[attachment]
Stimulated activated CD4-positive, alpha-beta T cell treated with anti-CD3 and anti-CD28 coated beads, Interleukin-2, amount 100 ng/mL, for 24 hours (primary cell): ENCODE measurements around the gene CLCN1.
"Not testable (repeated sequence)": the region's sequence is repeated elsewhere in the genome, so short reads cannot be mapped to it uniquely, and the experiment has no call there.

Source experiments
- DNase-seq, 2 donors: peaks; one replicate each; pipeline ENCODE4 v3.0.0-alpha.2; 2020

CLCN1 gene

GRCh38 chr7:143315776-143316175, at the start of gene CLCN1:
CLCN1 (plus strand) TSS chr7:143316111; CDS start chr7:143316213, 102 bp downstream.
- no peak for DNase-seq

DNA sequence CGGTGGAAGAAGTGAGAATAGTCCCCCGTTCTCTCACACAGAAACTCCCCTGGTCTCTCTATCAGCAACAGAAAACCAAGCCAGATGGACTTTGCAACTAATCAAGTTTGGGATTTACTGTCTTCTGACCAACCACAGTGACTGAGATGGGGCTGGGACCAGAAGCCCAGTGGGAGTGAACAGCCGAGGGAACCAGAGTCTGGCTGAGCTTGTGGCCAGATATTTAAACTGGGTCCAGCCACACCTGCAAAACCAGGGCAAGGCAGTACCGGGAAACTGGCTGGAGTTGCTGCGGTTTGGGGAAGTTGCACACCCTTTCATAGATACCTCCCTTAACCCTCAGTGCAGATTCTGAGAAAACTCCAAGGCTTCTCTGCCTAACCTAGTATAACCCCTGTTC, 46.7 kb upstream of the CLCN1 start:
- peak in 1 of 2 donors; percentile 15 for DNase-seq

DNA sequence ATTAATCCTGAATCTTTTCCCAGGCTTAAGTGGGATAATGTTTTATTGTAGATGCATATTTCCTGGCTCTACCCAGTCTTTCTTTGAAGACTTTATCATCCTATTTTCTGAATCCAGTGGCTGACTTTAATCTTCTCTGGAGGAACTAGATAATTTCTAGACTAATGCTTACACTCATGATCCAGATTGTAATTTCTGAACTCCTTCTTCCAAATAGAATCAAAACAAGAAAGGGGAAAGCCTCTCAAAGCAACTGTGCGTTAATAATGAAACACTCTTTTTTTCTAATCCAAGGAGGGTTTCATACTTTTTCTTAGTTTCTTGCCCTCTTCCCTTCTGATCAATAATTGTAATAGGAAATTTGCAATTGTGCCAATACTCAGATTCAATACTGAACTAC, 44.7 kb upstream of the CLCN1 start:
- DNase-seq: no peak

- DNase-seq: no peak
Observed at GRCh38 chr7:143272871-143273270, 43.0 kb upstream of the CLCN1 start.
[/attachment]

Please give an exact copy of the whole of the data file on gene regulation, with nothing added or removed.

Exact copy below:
Stimulated activated CD4-positive, alpha-beta T cell treated with anti-CD3 and anti-CD28 coated beads, Interleukin-2, amount 100 ng/mL, for 24 hours (primary cell): ENCODE measurements around the gene CLCN1.
"Not testable (repeated sequence)": the region's sequence is repeated elsewhere in the genome, so short reads cannot be mapped to it uniquely, and the experiment has no call there.

Source experiments
- DNase-seq, 2 donors: peaks; one replicate each; pipeline ENCODE4 v3.0.0-alpha.2; 2020

CLCN1 gene

GRCh38 chr7:143315776-143316175, at the start of gene CLCN1:
CLCN1 (plus strand) TSS chr7:143316111; CDS start chr7:143316213, 102 bp downstream.
- no peak for DNase-seq

DNA sequence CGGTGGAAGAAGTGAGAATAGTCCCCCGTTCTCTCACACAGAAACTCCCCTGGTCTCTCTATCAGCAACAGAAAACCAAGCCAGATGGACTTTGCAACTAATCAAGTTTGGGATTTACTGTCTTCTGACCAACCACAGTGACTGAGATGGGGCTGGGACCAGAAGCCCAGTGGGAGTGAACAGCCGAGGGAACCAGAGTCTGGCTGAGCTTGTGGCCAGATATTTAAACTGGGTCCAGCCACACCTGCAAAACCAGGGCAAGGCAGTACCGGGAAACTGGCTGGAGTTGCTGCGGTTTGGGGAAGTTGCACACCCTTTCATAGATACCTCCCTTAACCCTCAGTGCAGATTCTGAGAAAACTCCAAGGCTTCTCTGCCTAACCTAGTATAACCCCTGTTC, 46.7 kb upstream of the CLCN1 start:
- peak in 1 of 2 donors; percentile 15 for DNase-seq

DNA sequence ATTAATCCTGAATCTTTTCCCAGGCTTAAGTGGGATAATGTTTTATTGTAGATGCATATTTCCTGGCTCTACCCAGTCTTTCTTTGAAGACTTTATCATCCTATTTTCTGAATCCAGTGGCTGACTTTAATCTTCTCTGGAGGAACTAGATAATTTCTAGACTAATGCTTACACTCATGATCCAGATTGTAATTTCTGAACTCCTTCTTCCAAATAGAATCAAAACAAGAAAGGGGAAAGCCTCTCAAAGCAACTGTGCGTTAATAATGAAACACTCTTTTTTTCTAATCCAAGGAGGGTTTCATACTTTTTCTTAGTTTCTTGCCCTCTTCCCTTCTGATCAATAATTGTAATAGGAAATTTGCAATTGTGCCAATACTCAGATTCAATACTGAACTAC, 44.7 kb upstream of the CLCN1 start:
- DNase-seq: no peak

- DNase-seq: no peak
Observed at GRCh38 chr7:143272871-143273270, 43.0 kb upstream of the CLCN1 start.